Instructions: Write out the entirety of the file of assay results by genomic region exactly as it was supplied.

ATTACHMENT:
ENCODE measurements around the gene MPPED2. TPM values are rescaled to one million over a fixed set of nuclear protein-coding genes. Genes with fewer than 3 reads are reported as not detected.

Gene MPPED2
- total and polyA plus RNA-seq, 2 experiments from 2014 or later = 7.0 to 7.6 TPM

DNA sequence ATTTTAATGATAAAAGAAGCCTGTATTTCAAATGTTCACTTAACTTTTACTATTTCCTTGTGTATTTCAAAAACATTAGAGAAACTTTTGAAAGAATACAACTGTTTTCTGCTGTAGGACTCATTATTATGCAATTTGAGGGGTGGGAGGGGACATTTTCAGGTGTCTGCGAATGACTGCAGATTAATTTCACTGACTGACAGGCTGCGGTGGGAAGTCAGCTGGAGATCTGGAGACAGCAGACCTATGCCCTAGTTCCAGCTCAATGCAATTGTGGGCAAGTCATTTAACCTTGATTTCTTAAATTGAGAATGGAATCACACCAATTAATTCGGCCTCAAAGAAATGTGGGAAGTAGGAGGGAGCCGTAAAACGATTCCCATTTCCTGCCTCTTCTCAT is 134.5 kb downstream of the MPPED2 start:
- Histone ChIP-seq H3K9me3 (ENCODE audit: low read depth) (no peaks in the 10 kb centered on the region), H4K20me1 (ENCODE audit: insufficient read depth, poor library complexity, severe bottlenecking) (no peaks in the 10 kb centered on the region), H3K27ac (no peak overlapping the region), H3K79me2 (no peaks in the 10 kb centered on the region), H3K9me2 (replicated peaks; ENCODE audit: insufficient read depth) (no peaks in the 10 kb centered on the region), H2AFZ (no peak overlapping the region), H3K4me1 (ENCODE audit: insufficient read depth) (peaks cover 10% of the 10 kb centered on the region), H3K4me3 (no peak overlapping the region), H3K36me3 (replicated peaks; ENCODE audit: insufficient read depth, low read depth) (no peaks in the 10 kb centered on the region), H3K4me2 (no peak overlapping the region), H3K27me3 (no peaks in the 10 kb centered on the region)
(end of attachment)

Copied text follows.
ENCODE measurements around the gene MPPED2. TPM values are rescaled to one million over a fixed set of nuclear protein-coding genes. Genes with fewer than 3 reads are reported as not detected.

Gene MPPED2
- total and polyA plus RNA-seq, 2 experiments from 2014 or later = 7.0 to 7.6 TPM

DNA sequence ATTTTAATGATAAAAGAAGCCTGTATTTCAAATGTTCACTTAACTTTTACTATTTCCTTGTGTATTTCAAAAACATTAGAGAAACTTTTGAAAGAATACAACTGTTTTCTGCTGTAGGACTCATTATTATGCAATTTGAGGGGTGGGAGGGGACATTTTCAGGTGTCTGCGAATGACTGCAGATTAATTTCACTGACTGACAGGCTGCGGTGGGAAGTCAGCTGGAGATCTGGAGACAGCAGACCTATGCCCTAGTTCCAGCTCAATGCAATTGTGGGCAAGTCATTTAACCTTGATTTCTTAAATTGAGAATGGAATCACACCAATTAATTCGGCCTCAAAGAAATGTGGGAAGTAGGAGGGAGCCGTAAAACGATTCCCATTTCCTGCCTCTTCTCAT is 134.5 kb downstream of the MPPED2 start:
- Histone ChIP-seq H3K9me3 (ENCODE audit: low read depth) (no peaks in the 10 kb centered on the region), H4K20me1 (ENCODE audit: insufficient read depth, poor library complexity, severe bottlenecking) (no peaks in the 10 kb centered on the region), H3K27ac (no peak overlapping the region), H3K79me2 (no peaks in the 10 kb centered on the region), H3K9me2 (replicated peaks; ENCODE audit: insufficient read depth) (no peaks in the 10 kb centered on the region), H2AFZ (no peak overlapping the region), H3K4me1 (ENCODE audit: insufficient read depth) (peaks cover 10% of the 10 kb centered on the region), H3K4me3 (no peak overlapping the region), H3K36me3 (replicated peaks; ENCODE audit: insufficient read depth, low read depth) (no peaks in the 10 kb centered on the region), H3K4me2 (no peak overlapping the region), H3K27me3 (no peaks in the 10 kb centered on the region)